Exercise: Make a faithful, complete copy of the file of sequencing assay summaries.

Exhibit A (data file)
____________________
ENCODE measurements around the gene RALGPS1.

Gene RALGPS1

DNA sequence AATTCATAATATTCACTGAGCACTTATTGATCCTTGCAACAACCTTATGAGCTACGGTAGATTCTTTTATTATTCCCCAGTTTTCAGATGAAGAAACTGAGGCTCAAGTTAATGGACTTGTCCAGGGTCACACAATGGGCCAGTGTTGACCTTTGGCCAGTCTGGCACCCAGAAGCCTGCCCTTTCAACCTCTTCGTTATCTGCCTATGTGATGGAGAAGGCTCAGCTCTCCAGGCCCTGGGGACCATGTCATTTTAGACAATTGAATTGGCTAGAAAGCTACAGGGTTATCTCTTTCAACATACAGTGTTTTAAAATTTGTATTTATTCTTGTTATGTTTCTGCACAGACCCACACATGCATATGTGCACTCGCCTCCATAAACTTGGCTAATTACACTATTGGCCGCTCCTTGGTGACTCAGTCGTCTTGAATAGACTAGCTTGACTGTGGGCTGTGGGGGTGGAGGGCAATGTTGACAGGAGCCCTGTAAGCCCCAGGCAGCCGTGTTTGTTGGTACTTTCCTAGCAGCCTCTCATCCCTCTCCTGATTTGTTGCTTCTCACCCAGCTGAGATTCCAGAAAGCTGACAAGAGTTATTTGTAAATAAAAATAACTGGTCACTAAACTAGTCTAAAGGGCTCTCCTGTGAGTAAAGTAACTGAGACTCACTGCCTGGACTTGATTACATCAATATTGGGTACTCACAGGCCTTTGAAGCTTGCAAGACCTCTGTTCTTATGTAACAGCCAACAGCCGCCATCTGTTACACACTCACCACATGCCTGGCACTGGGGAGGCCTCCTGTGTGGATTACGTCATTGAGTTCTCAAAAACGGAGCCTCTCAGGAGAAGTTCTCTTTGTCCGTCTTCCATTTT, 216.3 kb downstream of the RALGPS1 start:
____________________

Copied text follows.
ENCODE measurements around the gene RALGPS1.

Gene RALGPS1

DNA sequence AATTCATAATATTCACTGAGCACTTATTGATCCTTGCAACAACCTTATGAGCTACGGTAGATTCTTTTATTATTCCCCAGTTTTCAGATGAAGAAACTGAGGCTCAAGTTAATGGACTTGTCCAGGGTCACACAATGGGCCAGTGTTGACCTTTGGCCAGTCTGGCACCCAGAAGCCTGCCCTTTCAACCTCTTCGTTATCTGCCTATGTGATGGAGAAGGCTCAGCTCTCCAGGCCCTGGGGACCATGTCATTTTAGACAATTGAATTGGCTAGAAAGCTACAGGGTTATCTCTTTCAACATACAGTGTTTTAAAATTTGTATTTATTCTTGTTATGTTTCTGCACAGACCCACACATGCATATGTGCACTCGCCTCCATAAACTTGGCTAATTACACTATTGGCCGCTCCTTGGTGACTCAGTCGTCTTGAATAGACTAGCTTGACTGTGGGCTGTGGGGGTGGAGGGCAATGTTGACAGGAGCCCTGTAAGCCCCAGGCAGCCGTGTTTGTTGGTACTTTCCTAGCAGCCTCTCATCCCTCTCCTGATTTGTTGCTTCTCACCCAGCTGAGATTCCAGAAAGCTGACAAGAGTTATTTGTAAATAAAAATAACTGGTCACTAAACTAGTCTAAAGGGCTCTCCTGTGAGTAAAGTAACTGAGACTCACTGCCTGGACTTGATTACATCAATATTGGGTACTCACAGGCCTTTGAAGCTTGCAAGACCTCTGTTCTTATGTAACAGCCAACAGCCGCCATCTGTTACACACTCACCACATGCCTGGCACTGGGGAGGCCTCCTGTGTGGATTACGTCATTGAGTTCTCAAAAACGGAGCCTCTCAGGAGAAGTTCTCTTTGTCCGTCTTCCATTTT, 216.3 kb downstream of the RALGPS1 start: